THE SEARCH FOR MIRANDA
Deep in the forests of America,
violence stains trees, browns capillaries
on leaves. Rain stirs it into beads, pearls
which tumble down chlorophyll gullies;
sometimes it hangs in fetid strands,
trembles like a cutworm, its agate skin
dappled with dark bruises.
In Iowa today, the evidence we seek
seems more pearl than worm, baby teeth
deceptively small, lost, crushed under fieldstone
a false promise of resolution. They rest somewhere
in arching snow drifts, down virgin ravines,
near the melting defilement of sewer pipes.
Somewhere among the spearhead branches,
the hawk-nosed molester shouldered
his potato sack; that was two days ago,
well before our flashlights bobbed through.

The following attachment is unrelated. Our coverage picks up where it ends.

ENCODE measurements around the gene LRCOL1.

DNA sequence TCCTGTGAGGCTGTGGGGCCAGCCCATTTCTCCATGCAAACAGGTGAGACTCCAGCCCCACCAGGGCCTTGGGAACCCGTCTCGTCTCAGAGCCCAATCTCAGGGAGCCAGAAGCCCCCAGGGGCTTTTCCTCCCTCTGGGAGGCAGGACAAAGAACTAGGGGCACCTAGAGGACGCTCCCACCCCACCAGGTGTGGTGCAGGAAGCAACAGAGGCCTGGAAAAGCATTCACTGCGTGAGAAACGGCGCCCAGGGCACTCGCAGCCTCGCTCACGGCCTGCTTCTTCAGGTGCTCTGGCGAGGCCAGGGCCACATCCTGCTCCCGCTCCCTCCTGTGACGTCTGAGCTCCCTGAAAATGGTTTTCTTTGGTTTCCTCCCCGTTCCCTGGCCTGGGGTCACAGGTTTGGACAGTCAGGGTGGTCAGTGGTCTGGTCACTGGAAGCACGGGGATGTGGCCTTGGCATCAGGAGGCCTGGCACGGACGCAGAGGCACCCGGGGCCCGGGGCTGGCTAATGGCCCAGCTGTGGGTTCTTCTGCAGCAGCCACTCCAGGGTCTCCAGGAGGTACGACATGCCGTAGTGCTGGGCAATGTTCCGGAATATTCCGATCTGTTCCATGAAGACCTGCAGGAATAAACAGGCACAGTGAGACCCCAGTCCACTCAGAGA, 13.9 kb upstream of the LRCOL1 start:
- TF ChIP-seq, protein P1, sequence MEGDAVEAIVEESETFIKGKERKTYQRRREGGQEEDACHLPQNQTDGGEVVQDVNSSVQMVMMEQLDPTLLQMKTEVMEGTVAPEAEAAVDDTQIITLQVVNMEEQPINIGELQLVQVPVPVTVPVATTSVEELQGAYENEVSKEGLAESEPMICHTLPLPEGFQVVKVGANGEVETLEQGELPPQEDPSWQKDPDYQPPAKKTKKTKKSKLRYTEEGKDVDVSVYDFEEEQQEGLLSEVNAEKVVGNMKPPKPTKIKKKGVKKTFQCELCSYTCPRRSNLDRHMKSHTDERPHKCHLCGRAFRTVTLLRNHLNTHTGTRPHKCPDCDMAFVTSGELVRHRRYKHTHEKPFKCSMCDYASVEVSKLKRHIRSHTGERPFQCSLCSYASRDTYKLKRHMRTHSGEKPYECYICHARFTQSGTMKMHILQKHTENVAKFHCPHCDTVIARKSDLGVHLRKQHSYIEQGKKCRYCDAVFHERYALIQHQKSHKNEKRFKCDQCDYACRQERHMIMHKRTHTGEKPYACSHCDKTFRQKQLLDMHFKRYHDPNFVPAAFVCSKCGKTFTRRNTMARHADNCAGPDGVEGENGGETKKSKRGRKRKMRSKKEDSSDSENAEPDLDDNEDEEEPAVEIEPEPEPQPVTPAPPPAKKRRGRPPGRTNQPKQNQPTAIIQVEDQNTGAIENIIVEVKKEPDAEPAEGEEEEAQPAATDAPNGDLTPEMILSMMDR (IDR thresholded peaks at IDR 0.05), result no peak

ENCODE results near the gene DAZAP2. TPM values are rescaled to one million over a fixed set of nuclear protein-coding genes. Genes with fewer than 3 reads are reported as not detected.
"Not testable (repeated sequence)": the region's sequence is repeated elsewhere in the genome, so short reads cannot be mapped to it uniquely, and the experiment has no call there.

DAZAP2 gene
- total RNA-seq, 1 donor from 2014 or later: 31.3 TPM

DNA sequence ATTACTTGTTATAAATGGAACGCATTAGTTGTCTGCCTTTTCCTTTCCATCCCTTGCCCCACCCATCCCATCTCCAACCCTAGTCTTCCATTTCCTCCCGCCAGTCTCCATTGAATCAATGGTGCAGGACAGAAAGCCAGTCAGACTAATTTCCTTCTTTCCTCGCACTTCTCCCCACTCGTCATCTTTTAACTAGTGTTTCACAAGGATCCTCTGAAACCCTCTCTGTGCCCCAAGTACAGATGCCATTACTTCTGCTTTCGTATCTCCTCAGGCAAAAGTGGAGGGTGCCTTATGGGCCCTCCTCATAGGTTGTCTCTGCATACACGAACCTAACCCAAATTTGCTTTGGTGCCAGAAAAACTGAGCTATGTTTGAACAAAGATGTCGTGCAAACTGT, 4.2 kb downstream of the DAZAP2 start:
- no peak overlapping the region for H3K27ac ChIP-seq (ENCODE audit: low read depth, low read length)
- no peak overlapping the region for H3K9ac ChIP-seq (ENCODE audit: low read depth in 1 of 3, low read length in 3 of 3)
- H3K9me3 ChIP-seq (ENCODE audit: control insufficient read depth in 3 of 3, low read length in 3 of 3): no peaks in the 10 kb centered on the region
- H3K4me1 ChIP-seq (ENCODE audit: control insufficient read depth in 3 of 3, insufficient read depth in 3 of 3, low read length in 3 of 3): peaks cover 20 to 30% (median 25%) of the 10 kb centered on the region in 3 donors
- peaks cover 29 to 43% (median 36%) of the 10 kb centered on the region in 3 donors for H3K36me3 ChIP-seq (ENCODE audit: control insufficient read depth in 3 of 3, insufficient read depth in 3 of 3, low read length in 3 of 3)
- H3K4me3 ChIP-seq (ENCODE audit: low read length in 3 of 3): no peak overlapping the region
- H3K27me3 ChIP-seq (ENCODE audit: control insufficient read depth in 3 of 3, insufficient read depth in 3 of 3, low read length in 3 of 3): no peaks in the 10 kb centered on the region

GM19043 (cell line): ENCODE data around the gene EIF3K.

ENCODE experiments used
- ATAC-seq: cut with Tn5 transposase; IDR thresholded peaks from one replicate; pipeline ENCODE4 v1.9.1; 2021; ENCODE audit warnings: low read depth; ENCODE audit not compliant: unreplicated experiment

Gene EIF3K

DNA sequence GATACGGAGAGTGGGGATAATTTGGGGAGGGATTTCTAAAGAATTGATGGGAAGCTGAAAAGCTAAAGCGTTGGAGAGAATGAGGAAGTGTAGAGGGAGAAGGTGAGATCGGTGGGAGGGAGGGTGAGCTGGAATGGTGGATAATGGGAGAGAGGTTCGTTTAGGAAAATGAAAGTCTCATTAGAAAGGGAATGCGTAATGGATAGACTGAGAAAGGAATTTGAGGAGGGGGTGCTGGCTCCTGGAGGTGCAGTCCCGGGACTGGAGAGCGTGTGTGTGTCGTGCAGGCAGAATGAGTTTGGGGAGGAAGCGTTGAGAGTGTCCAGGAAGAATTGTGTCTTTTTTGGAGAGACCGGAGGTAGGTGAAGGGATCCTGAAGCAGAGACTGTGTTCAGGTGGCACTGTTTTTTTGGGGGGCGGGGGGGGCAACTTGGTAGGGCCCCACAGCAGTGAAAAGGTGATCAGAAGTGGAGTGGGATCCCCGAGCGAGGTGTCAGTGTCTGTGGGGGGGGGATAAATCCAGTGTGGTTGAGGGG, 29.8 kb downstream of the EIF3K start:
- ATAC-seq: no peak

We know now the name of the man who ducked
into a snowstorm near Grinnell, planting
his boot on a shovel blade to lay fresh
a four foot grave. We know now
how the zealous sheriff, five hours
too soon, looked into the back seat
of his cruiser to plead with the suspect
for compassion, saying in a ponderous drawl:
"Listen, for Christ's sake, they're entitled
to a Christian burial for that little girl."
We know now, wishing otherwise,
how the predator's pupils scrolled to the side,
his ruddy beak pressed against the squad car window.
We know now how he thought of a child's shoes,
fat and new, laced tight, soaking in a gas station toilet.
How he remembered a disintegrated sack of clothes
scattered among rest area trash, and silently thanked
the humping teens whose cries had masked the sound
of digging. How he considered the sheriff's plea
and spoke of seventeen baby teeth arranged
in a fairy ring near Mitchville, down a gravel road,
beside a culvert.
There a child's string of years
broke; there we found her mouth's pearls,
rolled them between disbelieving fingers,
shaking as we dug. Shaking because we knew
the sheriff's error what kind of justice is it
that forbids our naming the man
who led us here?